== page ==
How to understand your customers’ jobs-to-be-done (JTBD) using interviews

by | Apr 6, 2023 | Jobs to Be Done Theory and Target Market Segmentation, Market Research, User Experience

If not your own, make your users’ jobs easier

Ever heard of the jobs-to-be-done (JTBD) framework? It’s a target market segmentation theory that is based on a customer’s desired outcome instead of the product or purchasing journey.

JTBD enables predictable innovation and allows businesses to address unmet customer needs by identifying a customer’s job. For example, a flu patient doesn’t need cough medicine; they need a clear chest.

But the magic only happens when you put the theory into practice, and you need to understand your customers’ JTBD before you can spring into action.

 

The 5-step jobs-to-be-done interview process

Step 1: Do the pre-interview legwork

Determine who you’re going to interview. Start with those who’ve:
  • been loyal to you the longest;
  • used your most advanced products or services; and/or
  • spent the most money.
But remember: These customers must’ve used or purchased your solution within the last three to six months, so they don’t struggle to remember their experiences.

Step 2: Develop a comprehensive questionnaire

There’s no point in interviewing a bunch of people and winging the questions. Targeted research requires a targeted interview script, especially if you’re talking to strangers.

Start by mapping the customer journey to make drafting the questions easier.

Aim to cover things like:
  • The customer’s first thought
  • Passive and active searching phases
  • Criteria that initiate a decision
  • The purchasing moment
  • The consumption process
Then, develop a set of talking points (not exam papers). You want the interview to be conversational and unique so you can derive individual and individualised responses.

Step 3: Interview like a boss

Depending on your interviewees’ preferences, you’ll want some sort of voice recorder, medium or platform handy to record their answers. If your conference software doesn’t record interviews, you can always use your phone’s recorder and transcription software to convert the interview to text.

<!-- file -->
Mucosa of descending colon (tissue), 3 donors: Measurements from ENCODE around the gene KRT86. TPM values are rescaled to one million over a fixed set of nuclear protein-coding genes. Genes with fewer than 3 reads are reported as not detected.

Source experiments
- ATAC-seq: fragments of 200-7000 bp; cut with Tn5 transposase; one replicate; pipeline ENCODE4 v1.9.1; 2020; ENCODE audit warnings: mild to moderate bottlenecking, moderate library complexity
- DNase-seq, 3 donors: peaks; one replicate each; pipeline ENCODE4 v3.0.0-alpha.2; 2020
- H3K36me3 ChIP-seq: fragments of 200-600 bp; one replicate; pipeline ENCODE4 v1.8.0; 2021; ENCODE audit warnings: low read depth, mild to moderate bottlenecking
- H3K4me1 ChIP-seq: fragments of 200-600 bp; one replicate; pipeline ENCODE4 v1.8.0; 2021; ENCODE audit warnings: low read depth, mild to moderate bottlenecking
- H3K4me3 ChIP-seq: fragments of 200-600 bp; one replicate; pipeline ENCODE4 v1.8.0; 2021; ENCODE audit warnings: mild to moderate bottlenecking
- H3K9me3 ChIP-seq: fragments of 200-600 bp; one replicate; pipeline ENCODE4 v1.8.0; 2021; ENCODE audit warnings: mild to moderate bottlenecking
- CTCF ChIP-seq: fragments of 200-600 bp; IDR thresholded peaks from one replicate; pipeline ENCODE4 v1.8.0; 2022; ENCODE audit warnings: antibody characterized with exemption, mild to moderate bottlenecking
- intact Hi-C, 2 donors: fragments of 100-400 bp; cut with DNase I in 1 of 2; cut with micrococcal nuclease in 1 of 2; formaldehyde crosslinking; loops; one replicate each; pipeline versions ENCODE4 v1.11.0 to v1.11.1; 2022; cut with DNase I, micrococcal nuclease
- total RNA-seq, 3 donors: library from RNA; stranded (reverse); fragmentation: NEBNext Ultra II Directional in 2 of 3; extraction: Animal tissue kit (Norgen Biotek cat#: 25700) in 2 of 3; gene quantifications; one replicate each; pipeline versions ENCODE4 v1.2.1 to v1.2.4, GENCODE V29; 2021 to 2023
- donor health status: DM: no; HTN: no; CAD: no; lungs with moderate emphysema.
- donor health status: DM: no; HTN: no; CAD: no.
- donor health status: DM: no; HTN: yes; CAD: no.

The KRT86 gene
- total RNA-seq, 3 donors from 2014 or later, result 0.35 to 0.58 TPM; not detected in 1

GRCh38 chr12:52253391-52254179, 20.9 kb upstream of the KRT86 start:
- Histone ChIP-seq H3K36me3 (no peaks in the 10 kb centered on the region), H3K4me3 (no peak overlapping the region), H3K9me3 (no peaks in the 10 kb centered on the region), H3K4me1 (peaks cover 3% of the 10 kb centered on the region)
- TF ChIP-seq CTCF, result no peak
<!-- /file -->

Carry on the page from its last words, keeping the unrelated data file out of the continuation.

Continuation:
Otter.ai and Descript are highly effective transcription solutions that allow you to record or upload audio files.

Step 4: Turn transcribes into a job map

Go through each transcribe and highlight key takeaways from each. Get a whiteboard and add sticky notes containing these key takeaways. This way, you’ll have all the problems and desired outcomes in one place for streamlined analysis.

Next, organise the information into categories:
  • Concerns: What made your customers choose you over a competitor?
  • Behaviours: What were customers doing while searching, testing or using your solution?
  • Benefits: What made your solution stand out?
  • Platforms: Where did they search for solutions?
  • Improvements: Are there any new features customers want to add or remove?
  • Decision criteria: How did they compare and choose solutions?
  • Jobs: What job did they need to get done with the product? Identify the goal, outcome, and emotional and social elements.
  • Competitors: If they mentioned competitors, how did they speak about them, and why are you better?
Step 5: Interpret and implement

Review and rate each category from most to least common to identify what matters most to your customers. From here, you can present the data to your teammates.

When presenting, focus on the responses that surprise you and contradict what you’ve been doing. This way, you and your team can recognise the room for improvement and the strategies already working.

 

Refining your work in progress

Well done. You’ve gathered critical insights through qualitative data. It’s no easy feat interviewing a bunch of strangers, but now you know all about your existing and potential customers’ jobs-to-be-done. Make the most of your data to innovate new products or services and use it as a reference for future strategies.

JTBD interviewing isn’t for everyone. But it is for us! Contact InteractRDT.

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